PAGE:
• A ban on the purchase or transportation from North Korea of certain gold, titanium ore, vanadium ore, rare earth minerals, coal, iron and iron ore (in each case as listed in the relevant Annex to the Regulation) whether or not originating in North Korea. This prohibition is also subject to a “livelihood purposes” exception, which is broadly similar to the one mentioned above, but the terms are not precisely the same, and this should be carefully reviewed before proceeding with any trade which is considered to fall within this exception. In addition, the prohibition does not apply to coal not originating in North Korea which is transported through North Korea solely for export from the Port of Rajin (Rason), provided the transaction is notified in advance to the UN Sanctions Committee.
  • A trade ban, applying to all imports to and exports from North Korea, of products which are known or believed to be destined for North Korea’s armed forces or where the export could support or enhance the operational capabilities of the armed forces of a State other than North Korea. This prohibition is subject to a number of exceptions (including in respect of food and medicine).
  • Authority to inspect any cargo moving to and from North Korea, as well as any cargo brokered or facilitated by North Korea or its nationals or transported on board North Korea flagged vessels or aircraft registered in North Korea.
  • A ban on the provision of financial support (such as granting of export credits, guarantees or insurance) to trade with North Korea where such financial support could contribute to North Korea’s nuclear or ballistic missile programmes or other activities prohibited by the UN Security Council Resolutions.
  • The prohibition on the provision of funds and economic resources is extended to cover the Government of North Korea, the Worker’s Party of North Korea and persons and entities acting on their behalf or owned or controlled by them.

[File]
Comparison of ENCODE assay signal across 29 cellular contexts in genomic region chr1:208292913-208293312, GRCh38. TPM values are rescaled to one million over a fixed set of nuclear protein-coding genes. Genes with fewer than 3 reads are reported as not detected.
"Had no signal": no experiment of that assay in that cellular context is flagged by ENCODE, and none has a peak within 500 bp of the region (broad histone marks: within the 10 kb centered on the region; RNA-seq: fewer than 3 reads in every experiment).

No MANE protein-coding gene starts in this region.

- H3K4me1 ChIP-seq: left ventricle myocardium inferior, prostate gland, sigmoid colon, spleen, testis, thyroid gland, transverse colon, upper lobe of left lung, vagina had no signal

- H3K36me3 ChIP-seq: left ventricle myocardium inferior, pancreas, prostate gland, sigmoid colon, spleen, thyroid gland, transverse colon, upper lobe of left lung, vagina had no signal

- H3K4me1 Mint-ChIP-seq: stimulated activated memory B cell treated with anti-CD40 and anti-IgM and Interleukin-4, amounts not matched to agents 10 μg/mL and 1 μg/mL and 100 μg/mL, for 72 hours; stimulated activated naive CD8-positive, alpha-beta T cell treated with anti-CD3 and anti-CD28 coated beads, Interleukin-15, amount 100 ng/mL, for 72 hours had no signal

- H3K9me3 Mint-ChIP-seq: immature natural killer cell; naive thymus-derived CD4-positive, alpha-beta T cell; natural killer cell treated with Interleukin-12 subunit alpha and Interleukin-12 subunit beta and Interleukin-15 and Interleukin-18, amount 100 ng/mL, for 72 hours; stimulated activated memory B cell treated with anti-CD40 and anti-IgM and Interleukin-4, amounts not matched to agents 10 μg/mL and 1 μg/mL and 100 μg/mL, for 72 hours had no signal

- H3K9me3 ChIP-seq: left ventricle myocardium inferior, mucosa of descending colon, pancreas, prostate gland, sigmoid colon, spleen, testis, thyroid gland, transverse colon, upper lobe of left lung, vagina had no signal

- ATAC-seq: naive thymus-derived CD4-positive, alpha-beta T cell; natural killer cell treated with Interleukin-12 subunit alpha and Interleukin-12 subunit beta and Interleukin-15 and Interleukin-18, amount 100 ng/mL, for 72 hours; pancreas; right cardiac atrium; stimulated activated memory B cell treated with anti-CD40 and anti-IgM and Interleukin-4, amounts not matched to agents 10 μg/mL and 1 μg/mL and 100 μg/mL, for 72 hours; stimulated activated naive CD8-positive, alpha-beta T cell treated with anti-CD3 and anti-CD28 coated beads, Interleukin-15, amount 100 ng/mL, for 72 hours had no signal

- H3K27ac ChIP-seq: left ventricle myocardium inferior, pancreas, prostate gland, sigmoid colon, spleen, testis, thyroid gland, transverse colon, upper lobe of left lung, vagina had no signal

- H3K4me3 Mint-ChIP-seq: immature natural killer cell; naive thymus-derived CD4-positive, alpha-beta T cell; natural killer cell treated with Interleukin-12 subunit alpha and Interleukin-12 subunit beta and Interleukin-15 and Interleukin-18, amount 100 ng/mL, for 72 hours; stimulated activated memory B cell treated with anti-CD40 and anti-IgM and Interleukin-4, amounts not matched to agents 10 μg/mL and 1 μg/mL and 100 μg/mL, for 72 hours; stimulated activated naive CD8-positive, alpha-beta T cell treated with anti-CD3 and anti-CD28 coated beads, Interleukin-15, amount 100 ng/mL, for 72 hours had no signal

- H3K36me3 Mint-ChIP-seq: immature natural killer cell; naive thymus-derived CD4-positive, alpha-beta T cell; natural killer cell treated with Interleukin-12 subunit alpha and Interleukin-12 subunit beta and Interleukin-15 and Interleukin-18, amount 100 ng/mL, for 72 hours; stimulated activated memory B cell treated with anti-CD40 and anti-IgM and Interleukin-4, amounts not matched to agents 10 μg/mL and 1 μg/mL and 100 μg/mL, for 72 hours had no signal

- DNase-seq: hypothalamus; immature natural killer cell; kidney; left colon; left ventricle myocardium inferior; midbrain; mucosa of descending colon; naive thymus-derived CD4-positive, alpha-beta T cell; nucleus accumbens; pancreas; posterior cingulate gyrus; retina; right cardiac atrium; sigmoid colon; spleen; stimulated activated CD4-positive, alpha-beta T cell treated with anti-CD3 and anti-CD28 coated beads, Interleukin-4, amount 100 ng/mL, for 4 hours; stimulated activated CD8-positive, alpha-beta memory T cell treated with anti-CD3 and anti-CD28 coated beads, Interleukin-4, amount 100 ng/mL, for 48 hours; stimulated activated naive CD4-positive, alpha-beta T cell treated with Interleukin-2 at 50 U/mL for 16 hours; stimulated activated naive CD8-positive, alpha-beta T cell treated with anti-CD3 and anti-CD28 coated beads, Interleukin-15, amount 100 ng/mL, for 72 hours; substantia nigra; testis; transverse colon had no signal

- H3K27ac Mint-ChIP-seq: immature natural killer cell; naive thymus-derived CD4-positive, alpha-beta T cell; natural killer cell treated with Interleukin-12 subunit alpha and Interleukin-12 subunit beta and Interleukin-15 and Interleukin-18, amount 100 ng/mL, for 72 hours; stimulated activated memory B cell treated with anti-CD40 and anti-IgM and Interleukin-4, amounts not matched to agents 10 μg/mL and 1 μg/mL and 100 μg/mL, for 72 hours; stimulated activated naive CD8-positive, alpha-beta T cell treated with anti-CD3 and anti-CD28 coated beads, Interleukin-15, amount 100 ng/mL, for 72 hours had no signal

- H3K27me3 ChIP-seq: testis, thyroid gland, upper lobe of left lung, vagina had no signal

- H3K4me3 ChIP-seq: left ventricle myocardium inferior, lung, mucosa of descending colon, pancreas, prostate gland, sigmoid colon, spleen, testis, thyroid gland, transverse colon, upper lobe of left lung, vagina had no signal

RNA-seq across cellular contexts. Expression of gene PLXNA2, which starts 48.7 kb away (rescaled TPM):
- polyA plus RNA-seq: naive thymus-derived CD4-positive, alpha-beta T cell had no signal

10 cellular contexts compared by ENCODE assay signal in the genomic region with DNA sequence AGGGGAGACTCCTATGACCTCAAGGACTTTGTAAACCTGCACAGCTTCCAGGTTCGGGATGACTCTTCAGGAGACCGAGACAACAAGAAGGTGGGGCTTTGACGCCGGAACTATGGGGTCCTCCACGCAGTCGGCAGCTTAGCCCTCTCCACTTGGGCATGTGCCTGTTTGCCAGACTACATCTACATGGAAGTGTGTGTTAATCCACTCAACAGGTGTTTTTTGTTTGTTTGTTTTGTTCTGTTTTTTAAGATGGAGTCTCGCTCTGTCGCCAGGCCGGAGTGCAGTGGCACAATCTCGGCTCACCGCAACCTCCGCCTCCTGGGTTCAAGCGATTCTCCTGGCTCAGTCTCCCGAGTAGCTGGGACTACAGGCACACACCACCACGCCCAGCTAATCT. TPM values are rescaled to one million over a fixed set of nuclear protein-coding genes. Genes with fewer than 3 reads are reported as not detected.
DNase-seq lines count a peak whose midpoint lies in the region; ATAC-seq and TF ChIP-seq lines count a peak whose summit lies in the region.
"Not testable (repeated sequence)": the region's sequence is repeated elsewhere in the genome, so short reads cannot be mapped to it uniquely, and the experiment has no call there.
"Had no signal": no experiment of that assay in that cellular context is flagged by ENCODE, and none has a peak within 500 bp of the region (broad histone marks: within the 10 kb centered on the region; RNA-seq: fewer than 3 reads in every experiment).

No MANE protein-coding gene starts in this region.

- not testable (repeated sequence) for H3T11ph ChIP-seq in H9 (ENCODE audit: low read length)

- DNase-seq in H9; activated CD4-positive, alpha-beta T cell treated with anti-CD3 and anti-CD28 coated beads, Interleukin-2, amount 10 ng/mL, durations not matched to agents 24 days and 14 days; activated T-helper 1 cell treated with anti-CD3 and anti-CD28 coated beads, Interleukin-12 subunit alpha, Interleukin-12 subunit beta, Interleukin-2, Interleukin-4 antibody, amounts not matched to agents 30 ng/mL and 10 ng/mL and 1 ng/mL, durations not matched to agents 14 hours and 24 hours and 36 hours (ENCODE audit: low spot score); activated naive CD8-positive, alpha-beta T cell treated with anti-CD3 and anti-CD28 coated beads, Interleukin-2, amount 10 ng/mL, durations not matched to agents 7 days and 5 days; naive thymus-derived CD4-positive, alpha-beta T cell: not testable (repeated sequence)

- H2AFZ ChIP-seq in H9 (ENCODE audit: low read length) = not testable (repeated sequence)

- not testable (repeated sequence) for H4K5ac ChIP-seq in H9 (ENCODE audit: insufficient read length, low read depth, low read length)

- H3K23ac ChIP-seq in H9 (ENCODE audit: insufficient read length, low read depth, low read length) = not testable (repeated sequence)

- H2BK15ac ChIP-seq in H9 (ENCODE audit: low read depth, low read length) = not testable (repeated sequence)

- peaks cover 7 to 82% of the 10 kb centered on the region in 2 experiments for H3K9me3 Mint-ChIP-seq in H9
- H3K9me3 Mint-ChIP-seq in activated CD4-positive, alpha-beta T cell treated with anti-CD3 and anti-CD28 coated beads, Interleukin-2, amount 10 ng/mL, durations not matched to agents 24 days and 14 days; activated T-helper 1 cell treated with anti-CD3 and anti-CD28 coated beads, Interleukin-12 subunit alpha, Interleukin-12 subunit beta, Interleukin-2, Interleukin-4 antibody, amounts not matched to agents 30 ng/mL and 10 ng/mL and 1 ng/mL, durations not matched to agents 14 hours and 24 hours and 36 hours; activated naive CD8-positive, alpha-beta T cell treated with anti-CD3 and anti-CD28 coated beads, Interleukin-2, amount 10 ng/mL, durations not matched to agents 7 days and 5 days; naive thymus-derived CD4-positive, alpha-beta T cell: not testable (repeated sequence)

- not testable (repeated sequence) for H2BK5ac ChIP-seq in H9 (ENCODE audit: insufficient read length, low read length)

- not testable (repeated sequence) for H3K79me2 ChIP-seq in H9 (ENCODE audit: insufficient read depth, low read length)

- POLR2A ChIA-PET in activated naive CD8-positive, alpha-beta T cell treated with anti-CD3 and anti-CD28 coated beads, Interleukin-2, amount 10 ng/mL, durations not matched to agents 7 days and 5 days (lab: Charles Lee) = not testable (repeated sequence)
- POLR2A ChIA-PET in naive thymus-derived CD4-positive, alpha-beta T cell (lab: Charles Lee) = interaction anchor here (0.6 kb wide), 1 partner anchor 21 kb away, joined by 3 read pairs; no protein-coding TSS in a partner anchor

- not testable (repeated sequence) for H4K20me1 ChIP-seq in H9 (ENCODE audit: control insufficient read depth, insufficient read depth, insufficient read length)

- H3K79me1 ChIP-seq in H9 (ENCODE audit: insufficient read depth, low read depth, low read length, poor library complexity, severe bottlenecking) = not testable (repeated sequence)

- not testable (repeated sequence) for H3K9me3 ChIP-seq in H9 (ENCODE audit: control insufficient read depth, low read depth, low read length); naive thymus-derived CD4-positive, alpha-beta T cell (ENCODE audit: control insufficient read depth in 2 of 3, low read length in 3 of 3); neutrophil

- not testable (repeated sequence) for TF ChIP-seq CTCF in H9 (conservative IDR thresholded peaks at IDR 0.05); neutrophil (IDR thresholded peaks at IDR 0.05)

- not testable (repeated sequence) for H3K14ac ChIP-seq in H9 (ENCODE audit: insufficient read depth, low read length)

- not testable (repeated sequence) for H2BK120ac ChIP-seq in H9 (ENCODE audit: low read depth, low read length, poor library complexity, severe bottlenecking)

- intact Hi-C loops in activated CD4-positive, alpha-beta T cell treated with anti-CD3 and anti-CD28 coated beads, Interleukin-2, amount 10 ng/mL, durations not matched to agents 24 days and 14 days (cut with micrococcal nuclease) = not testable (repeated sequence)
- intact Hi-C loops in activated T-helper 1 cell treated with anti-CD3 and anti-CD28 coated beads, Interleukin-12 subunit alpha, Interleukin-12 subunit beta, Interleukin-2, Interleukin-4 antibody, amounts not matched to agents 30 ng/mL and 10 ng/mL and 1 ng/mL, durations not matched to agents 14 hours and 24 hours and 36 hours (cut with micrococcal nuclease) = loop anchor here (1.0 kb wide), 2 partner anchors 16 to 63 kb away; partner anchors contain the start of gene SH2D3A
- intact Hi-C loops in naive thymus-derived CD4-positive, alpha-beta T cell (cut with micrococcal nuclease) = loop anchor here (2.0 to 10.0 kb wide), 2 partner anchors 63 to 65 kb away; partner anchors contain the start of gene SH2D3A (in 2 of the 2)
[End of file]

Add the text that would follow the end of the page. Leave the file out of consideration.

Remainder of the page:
In the financial sector, additional restrictions are imposed on the operation of EU credit and financial institutions in North Korea, as follows:

  • A ban on opening bank accounts or establishing correspondent banking relationships with North Korean financial and credit institutions. Additionally, there is also a ban on opening new branches, representative offices and subsidiaries in North Korea, as well as establishing joint ventures or taking an ownership interest in North Korean financial and credit institutions.
  • EU credit and financial institutions must terminate any existing correspondent relationships, joint ventures with North Korean financial and credit institutions and relinquish any ownership interest in North Korean financial and credit institutions.
  • Existing representative offices, subsidiaries, branches or bank accounts in North Korea can remain open unless suspected of contributing to North Korea’s nuclear or ballistic missile program or other prohibited activities. Even in such circumstances, bank accounts, representative offices, subsidiaries and branches may remain open if necessary for the delivery of humanitarian assistance or the activities of diplomatic missions in North Korea.